An ethnography of the development and travel of the New Zealand model of neoliberal welfare reform, this study explores the social life of policy, which is one of process, motion, and change. Different actors, including not only policy élites but also providers and recipients, engage with it in light of their own resources and knowledge. Drawing on two analytic frameworks of the contemporary anthropology of policy—translation and assemblage—Kingfisher situates policy as an artifact and architect of cultural meaning, as well as a site of power struggles. All points of engagement with policy are approached as sites of policy production that serve to transform it as well as reproduce it. As such, A Policy Travelogue provides an antidote to theorizations of policy as a-cultural, rational, and straightforwardly technical.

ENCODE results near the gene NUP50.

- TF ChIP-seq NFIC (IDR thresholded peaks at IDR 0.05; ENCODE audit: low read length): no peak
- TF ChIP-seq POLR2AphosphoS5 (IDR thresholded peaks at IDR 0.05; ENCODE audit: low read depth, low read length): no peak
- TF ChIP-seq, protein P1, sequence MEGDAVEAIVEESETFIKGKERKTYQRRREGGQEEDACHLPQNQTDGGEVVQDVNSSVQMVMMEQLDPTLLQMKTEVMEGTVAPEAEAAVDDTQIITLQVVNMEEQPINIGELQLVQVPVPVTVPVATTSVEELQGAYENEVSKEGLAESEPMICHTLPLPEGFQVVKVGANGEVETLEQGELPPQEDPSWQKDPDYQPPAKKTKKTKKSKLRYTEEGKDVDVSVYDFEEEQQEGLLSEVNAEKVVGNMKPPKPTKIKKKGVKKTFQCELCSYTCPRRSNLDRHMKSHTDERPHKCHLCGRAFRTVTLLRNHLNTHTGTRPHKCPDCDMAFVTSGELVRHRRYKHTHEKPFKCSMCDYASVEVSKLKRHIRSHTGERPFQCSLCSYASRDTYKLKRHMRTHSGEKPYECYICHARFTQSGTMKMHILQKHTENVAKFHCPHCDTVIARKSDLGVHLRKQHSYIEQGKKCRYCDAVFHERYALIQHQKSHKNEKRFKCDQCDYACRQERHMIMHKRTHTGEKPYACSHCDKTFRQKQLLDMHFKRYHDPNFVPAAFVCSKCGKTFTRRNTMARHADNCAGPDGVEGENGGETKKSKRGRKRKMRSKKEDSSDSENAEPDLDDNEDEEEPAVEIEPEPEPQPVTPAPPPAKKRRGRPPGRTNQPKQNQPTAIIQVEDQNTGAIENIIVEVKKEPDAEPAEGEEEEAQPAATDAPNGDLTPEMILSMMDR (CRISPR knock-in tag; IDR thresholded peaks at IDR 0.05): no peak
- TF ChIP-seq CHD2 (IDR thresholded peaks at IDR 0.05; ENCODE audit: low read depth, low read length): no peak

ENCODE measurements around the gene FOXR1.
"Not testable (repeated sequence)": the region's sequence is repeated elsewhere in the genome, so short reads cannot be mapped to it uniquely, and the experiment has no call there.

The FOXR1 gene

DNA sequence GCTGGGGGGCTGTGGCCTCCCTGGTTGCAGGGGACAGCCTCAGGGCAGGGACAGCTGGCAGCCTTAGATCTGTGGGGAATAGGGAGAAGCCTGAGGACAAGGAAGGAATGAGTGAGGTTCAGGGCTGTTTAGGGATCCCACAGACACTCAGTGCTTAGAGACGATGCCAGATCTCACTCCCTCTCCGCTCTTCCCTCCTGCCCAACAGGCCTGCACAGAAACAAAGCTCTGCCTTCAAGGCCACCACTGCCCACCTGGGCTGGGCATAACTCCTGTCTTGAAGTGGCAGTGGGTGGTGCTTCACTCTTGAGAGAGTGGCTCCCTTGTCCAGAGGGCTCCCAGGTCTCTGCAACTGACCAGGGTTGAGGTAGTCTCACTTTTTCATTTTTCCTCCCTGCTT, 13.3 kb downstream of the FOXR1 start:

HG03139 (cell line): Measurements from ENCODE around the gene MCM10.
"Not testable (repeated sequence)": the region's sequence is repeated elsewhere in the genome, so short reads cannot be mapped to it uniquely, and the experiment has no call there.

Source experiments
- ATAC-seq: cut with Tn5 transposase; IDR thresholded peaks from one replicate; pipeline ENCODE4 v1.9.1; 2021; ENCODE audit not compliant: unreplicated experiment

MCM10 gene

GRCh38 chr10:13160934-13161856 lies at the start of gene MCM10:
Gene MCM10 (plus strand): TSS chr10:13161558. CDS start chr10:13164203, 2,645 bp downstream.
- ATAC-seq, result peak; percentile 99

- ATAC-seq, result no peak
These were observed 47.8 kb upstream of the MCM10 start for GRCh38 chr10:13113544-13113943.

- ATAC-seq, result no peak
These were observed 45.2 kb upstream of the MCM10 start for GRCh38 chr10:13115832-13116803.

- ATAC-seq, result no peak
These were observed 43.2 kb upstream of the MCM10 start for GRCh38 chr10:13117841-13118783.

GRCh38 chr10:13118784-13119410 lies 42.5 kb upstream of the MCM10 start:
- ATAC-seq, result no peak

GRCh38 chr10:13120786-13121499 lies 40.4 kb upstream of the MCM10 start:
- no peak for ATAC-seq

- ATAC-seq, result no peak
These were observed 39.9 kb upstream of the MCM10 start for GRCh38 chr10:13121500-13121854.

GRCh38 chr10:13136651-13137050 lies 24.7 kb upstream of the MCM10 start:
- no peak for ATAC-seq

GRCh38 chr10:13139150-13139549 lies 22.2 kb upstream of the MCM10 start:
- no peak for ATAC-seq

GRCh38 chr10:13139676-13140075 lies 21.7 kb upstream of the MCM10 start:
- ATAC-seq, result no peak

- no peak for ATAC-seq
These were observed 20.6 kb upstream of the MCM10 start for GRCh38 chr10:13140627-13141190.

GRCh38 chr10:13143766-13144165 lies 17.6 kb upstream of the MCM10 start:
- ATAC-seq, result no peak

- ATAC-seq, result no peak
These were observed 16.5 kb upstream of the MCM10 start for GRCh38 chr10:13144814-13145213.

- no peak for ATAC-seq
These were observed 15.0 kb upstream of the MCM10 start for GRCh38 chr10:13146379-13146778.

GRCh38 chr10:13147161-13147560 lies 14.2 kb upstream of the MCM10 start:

Chapter 1. The New Zealand Model at Home and Abroad
Chapter 2. Producing Policy in Welfare Offices
Chapter 3. “Reading Through” Welfare Policy in Community Service Agencies
Chapter 4. Working with Policy in “Real Life”: Welfare Mothers’ Engagements
Conclusions: Tracing Policy: Process/Power
Appendix I: Key Moments in State Provisioning for Poor Mothers in Aotearoa/New Zealand
Appendix II: Key Moments in State Provisioning for Poor Mothers in Canada and Alberta